RANDY QUAID Biography - Actors and Actresses


Biography » actors and actresses » randy quaid


Name: Randall Rudy Quaid                                                                         
Born: 1 October 1950 Houston, Texas, U.S.                                                       
Randall Rudy "Randy" Quaid (born October 1, 1950) is an Academy Award-nominated                 
American actor and comedian.                                                                     
Quaid was born in Houston, Texas, the son of Juanita Bonniedale "Nita" (nee                     
Jordan), a real estate agent, and William Rudy Quaid, an electrician. Quaid                     
is married to former Helmut Newton model Evi Quaid, and is the older brother of                 
fellow actor Dennis Quaid. He attended Pershing Middle School and Bellaire High                 
School (Houston).                                                                               
In a career that spans over 30 years, he has appeared in over 90 movies. Peter                   
Bogdanovich discovered him when Quaid was a student at the University of Houston                 
in Houston, Texas. He received his first exposure in The Last Picture Show, when                 
escorting Jacy Farrow (played by Cybill Shepherd) to late-night indoor skinny                   
dipping at a swimming pool. It was the first of several roles he has had which                   
were directed by Bogdanovich and/or based on the writings of Larry McMurtry.                     
Quaid appeared in all the National Lampoon's Vacation movies (except European                   
Vacation) where he proved an impressive scene-stealer as Cousin                                 
Eddie, the dim-witted, bucolic in-law of Clark Griswold (Chevy Chase). He was                   
nominated for an Academy Award for his role in The Last Detail (1973) and won a                 
Golden Globe for his portrayal of President Lyndon Johnson in LBJ: The Early                     
Years (1987). He was featured (with Margaret Colin) in two science fiction                       
movies, the unsuccessful Martians Go Home and very successful Independence Day.                 
Other movies include Kingpin, where he played the lovable Amish bowler Ishmael,                 
alongside Woody Harrelson and Weird Science (the television version) cast member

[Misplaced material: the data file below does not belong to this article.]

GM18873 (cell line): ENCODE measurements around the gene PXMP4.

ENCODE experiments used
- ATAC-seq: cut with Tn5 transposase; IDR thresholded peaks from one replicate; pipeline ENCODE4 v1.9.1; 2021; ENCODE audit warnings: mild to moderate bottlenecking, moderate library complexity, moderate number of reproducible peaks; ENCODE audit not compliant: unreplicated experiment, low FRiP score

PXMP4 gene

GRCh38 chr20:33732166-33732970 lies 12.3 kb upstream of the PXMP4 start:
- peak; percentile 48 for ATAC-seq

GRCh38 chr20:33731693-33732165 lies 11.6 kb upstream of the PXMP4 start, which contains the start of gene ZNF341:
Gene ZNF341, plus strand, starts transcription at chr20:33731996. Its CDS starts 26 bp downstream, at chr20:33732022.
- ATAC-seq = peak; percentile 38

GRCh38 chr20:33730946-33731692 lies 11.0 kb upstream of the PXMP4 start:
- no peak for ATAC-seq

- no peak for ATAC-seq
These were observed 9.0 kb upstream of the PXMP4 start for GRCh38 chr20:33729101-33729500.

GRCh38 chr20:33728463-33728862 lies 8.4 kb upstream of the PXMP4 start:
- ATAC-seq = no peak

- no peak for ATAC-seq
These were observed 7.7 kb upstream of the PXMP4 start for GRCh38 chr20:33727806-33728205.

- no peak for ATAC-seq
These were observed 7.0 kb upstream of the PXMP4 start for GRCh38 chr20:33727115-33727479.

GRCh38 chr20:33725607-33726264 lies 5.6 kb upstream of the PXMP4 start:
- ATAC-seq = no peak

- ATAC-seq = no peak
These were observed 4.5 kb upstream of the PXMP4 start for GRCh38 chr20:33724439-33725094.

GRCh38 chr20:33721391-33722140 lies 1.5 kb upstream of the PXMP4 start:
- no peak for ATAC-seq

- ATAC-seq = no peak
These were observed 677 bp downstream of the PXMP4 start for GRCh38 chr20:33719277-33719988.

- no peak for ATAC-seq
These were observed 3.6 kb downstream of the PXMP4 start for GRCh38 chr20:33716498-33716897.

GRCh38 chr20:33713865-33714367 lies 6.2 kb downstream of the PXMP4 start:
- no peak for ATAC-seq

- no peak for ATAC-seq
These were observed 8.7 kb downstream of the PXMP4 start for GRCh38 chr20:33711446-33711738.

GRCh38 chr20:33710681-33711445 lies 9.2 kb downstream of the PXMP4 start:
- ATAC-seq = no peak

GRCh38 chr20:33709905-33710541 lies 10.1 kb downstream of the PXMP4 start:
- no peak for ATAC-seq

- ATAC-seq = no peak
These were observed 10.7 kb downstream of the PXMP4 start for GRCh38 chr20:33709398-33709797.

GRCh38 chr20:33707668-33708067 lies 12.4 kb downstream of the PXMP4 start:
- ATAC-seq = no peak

Vanessa Angel; a loser father in Not Another Teen Movie; and an obnoxious                       
neighbor to Richard Pryor's character in Moving. He played the lead role in the                 
HBO movie Dead Solid Perfect as a golfer trying to make it on the PGA Tour.                     
In 2005, Quaid starred as Bill Geurrard in The Ice Harvest. His chilling                         
portrayal of a Kansas City mob boss was voted as one of the Top 10 Film                         
Gangsters of all-time in a UK poll, the number one slot went to Marlon Brando.                   
Quaid had a pivotal supporting role in the SAG Award nominated ensemble drama                   
Brokeback Mountain (2005) in which he played a homophobic rancher whose two male                 
employees are the movie's main characters. On March 23, 2006, Quaid filed a                     
lawsuit for $10 million plus punitive damages against Focus Features, Del Mar                   
Productions, James Schamus and David Linde, alleging that they both                             
intentionally and negligently misrepresented Brokeback Mountain as being, "a low-budget,         
art house film with no prospect of making any money" in order to secure Quaid's                 
professional acting services at a considerably lower rate than his typical fee.                 
The film then grossed over $160 million. The lawsuit was closely monitored by                   
many actors who forgo their usual fees to make low-budget movies they believe                   
have artistic merit. On May 5, 2006, Quaid dropped his lawsuit